From the beginning, the Master Creator demonstrated that He’s systematic in His dealings: for instance, He assigned different tasks to different days; He also prioritized His work, taking care of first things first — imagine the chaos that would have ensued had God created land mammals before He separated the seas from the dry land!
Note also, God works in an orderly fashion. On the fourth day of Creation He took steps “to identify the day and the night” by organizing the functions of the Sun and moon. He did this in order to “mark the days and years” and “bring about the seasons.” Yes, God essentially devised a schedule for all lifeforms — which He faithfully keeps. And before the fourth day was over, He had arranged the stars in the night sky. (Genesis 1:14-19 TLB)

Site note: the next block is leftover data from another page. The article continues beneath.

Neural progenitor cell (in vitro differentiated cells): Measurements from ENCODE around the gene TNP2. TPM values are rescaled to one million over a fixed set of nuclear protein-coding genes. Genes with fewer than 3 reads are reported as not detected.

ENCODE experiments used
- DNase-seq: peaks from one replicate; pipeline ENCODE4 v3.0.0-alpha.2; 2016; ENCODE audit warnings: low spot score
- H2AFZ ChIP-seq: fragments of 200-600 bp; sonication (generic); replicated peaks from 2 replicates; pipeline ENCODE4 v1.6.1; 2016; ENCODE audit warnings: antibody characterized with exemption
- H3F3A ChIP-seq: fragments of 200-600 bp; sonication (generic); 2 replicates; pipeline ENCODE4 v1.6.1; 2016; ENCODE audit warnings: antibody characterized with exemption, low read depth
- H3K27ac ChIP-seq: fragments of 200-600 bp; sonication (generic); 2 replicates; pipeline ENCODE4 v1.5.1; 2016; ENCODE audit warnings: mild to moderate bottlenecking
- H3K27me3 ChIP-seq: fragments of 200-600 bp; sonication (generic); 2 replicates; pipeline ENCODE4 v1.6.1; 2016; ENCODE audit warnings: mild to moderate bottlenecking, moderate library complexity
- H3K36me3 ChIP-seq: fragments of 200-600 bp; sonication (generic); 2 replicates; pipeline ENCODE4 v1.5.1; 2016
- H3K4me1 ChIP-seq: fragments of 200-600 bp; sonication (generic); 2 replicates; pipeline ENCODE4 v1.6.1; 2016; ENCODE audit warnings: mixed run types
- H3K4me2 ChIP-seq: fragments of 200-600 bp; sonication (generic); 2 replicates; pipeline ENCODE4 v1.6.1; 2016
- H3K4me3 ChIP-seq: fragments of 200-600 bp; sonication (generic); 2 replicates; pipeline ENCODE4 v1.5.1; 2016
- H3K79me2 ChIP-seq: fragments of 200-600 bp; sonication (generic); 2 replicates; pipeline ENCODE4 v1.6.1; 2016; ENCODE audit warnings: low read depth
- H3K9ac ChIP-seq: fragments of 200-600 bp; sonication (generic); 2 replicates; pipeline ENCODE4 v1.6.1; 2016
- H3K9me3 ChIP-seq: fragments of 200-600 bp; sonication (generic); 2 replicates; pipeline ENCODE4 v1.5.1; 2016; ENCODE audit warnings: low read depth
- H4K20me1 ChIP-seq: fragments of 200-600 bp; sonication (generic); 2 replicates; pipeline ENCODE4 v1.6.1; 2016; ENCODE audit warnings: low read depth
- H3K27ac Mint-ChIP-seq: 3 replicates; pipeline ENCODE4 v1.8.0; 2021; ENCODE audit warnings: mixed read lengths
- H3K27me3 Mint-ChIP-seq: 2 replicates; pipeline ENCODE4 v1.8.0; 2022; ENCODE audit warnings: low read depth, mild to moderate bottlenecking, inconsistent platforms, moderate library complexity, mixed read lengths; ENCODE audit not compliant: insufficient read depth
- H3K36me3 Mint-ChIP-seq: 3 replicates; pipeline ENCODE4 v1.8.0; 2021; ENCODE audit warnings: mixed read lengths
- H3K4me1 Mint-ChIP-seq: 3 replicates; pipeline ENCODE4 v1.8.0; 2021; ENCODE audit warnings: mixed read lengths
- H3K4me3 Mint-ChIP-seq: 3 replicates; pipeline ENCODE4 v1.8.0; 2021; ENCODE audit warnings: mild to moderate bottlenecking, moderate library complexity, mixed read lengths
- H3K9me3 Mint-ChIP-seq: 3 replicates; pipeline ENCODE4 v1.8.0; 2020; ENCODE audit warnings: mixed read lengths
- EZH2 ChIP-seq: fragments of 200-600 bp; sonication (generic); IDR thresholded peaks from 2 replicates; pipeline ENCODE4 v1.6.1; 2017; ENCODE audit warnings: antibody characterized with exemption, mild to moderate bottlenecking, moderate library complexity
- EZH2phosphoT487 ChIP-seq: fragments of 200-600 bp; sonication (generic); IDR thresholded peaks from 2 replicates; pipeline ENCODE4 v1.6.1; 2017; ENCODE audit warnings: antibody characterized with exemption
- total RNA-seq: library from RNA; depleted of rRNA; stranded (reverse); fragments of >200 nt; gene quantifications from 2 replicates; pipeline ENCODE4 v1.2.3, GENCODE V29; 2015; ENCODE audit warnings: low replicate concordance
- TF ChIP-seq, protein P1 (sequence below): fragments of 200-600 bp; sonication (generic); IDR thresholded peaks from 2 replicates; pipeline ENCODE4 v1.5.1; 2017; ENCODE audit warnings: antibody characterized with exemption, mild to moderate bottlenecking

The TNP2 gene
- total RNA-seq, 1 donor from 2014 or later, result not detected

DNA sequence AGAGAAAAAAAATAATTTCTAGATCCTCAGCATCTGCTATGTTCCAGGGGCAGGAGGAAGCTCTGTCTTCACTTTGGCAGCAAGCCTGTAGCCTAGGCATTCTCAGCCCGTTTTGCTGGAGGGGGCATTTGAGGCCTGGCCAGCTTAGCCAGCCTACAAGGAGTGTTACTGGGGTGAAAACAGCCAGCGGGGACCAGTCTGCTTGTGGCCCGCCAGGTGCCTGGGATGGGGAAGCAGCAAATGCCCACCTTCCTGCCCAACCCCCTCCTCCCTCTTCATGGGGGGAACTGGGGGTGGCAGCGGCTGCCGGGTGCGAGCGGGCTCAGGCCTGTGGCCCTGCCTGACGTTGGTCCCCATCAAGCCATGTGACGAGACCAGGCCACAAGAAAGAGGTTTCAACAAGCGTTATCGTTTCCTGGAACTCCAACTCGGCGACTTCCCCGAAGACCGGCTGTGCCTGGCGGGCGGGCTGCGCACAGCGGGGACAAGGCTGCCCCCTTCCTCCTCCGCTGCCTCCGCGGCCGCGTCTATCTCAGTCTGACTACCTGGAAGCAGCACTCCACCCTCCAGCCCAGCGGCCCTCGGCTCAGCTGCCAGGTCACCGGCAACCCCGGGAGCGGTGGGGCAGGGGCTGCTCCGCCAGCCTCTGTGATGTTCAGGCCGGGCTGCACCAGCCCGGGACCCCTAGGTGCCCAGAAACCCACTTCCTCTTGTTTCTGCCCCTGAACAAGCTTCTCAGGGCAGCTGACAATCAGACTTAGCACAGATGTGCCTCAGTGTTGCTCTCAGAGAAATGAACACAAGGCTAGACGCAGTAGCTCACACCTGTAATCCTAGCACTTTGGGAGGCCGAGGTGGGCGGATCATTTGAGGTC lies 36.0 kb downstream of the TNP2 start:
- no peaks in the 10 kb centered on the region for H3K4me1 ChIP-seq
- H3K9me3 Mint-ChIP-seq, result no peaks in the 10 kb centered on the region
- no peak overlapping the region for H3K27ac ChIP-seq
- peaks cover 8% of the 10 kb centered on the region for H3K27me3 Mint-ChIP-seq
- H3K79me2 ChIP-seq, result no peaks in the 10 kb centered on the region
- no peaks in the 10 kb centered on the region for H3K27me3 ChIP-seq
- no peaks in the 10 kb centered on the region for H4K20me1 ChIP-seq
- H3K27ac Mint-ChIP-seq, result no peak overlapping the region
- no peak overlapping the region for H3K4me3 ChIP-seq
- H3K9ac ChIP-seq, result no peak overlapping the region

You know the rest. On the fifth day of Creation God filled the earth with plants, birds, fish, and animals. (Genesis 1:20-25) On the following day, after laying all the groundwork (pun intended), God fulfilled His great dream through His ultimate creation: humankind. (Genesis 1:26)
But is God an efficient creator? Of course, because He “…Looked over all that He had made, and it was excellent in every way. This ended the sixth day.” (Genesis 1:31 TLB) That’s quite an accomplishment for six short days. God was organized and put His time to optimum use. He literally got the most bang for His proverbial buck.
Efficiency, organization, and proper time-management go hand in hand. But regarding good organization skill, here’s a vital truth for all dreamers and creators: God actually expects you to be organized, because HE is organized.